Start-ups need to stop searching for successful entrepreneurs but speak to failed ones…like me!


It’s pretty startling the disproportionate coverage that successful entrepreneurs receive because the advice they offer is very rarely helpful. It often consists of general business tips that lack the specificity which I know we so desperately needed when setting up Lashbrook Lassis.

At the same time most people, and even start-ups themselves, can rarely name more than half a dozen failed businesses. The lessons though that can be learnt from such people involved in failed businesses is indispensable. A friend once said to me, “most people learn from others, though the wisest learn from those who fall in front of them”. Admittedly, he told me this recently (2 years after walking away from Lashbrook Lassis) but it struck a chord nevertheless. What I would’ve done to have met someone who had had £30,000 and set up a chilled-drinks business – even if they had failed, their experiences and cautionary tales would have been hugely illuminating.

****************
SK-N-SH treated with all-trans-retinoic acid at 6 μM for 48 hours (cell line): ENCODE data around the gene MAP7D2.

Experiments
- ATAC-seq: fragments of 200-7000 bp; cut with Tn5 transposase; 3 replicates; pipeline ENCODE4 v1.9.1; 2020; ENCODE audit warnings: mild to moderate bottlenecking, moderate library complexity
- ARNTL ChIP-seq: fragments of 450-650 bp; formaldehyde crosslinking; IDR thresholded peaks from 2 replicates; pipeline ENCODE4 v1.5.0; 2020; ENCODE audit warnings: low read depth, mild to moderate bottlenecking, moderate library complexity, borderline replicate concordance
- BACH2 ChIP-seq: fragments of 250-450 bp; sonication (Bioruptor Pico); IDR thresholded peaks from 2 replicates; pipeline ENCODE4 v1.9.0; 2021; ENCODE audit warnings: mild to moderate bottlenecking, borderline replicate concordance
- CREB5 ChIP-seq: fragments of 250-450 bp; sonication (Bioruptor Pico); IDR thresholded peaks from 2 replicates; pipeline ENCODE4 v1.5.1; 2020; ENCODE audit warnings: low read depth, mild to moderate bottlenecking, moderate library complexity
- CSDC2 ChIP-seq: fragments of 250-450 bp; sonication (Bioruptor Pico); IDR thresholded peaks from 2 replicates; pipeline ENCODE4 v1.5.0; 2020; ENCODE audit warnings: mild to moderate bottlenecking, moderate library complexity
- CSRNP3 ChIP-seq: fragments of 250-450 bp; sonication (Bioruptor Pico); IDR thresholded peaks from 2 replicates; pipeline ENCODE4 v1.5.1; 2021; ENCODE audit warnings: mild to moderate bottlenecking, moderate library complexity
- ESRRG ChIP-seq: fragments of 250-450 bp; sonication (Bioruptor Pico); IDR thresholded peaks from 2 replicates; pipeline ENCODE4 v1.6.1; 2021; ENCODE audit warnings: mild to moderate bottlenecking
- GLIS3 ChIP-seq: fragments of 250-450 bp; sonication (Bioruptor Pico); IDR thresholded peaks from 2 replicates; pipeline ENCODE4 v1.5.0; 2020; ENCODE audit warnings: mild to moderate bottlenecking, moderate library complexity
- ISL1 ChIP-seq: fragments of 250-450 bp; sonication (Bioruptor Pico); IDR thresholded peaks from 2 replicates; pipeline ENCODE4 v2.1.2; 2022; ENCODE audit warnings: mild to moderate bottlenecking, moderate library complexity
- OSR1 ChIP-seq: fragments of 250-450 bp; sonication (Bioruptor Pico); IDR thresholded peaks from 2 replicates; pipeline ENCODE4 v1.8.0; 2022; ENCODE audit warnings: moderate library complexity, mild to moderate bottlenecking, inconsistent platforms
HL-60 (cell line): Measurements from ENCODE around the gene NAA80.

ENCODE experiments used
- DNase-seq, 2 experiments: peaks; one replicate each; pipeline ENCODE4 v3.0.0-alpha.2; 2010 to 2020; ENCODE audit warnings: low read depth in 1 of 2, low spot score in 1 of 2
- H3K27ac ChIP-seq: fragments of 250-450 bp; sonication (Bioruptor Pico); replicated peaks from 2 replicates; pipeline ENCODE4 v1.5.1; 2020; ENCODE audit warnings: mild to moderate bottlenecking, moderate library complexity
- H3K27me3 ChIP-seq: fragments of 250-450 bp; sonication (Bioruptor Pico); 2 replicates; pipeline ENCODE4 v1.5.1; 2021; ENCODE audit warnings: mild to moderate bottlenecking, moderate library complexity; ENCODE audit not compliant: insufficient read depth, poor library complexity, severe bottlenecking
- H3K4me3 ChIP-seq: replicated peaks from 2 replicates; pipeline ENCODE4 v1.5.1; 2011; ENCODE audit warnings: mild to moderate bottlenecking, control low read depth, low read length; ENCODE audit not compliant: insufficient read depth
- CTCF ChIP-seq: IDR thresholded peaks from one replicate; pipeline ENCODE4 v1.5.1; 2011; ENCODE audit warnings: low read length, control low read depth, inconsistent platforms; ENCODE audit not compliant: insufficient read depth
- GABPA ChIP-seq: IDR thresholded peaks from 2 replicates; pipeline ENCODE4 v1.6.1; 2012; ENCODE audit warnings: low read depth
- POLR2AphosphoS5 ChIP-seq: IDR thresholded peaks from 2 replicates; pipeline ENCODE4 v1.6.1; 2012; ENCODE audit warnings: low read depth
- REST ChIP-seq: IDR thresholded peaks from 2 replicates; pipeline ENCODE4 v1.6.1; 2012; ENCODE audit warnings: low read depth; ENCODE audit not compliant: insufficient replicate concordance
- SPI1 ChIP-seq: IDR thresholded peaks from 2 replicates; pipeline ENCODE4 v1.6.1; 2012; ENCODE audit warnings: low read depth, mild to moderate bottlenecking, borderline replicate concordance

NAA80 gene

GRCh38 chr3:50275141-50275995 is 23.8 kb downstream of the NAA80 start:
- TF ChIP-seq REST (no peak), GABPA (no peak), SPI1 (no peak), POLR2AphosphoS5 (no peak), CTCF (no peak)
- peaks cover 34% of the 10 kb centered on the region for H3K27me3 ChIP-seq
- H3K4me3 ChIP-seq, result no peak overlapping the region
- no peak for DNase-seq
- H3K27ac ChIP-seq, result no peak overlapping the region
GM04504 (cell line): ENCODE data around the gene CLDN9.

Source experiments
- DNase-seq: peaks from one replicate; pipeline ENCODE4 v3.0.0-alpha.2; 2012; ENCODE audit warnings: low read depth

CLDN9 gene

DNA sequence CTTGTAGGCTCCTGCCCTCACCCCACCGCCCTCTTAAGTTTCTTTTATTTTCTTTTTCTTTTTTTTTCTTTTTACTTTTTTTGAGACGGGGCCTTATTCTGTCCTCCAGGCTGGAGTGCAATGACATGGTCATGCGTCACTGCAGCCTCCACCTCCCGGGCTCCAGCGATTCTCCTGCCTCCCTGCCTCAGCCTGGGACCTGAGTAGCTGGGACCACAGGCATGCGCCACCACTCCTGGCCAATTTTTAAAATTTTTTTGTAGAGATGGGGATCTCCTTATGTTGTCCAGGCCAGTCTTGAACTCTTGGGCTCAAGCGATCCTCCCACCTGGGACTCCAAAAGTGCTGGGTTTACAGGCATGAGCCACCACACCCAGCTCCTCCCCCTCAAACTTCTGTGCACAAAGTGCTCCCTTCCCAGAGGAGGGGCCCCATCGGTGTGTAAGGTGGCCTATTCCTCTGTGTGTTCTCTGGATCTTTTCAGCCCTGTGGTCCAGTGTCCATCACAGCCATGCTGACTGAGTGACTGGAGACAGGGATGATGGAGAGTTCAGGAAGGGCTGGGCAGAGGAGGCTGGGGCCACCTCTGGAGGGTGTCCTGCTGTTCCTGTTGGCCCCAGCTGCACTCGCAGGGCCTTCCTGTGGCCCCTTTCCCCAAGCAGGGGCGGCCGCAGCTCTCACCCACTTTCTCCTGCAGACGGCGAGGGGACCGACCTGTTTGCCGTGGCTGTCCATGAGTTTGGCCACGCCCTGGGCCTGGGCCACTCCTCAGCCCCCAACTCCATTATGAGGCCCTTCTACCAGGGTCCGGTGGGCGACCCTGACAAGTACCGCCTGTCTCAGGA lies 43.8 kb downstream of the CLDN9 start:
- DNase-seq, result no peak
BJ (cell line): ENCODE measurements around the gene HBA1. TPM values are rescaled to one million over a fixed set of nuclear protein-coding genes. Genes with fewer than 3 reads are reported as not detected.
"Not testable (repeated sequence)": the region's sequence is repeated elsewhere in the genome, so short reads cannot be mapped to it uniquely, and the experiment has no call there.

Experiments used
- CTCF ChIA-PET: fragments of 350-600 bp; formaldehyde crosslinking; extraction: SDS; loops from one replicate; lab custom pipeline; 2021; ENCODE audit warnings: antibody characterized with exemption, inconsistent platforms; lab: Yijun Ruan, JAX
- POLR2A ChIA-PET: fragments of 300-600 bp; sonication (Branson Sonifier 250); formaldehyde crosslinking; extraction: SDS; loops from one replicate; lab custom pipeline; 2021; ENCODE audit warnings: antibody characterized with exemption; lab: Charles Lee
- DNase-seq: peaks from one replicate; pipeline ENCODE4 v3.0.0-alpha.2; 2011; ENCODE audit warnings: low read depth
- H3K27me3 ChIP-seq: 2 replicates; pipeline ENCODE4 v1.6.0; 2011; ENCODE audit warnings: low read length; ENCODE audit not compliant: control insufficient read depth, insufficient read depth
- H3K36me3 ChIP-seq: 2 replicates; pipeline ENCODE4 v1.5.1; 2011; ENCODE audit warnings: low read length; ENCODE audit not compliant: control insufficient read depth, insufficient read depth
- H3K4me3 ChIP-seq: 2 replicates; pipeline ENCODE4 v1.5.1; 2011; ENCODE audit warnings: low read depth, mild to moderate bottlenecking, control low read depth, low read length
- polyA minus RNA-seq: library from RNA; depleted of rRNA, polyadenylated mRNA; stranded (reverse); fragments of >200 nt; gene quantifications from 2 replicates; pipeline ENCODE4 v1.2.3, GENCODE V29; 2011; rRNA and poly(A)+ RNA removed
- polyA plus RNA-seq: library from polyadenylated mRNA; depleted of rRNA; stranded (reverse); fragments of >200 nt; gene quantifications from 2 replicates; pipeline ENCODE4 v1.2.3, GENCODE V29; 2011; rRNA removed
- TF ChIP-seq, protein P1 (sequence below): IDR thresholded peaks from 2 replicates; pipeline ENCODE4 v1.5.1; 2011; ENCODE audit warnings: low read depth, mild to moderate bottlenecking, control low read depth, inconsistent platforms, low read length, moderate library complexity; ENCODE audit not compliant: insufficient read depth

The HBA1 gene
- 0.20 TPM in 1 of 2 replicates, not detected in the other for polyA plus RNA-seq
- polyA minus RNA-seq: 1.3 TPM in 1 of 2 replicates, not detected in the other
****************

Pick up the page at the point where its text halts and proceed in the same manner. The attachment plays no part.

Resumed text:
Within every democracy, it is generally accepted that decisions supported by most people are considered the best. At the moment, we are not listening to the experiences of most start-ups – the ones that fail. They are the ones which can offer the best insight for small businesses. I am not a fan of the latest trend within popular culture to disparage any “expert” and disregard their advice. However, there is a huge loss of advice when we do not consider the views of failed start-ups.

There is a reason why Google and Facebook spend eye watering amounts on harvesting the personal data of those using their services. They believe that such information helps them build more bespoke and quality services in the future. Currently though, we suffer the scourge of the general business tips from a few successful entrepreneurs – a situation which has left us with a dearth of understanding for budding entrepreneurs who are looking to start their own business.


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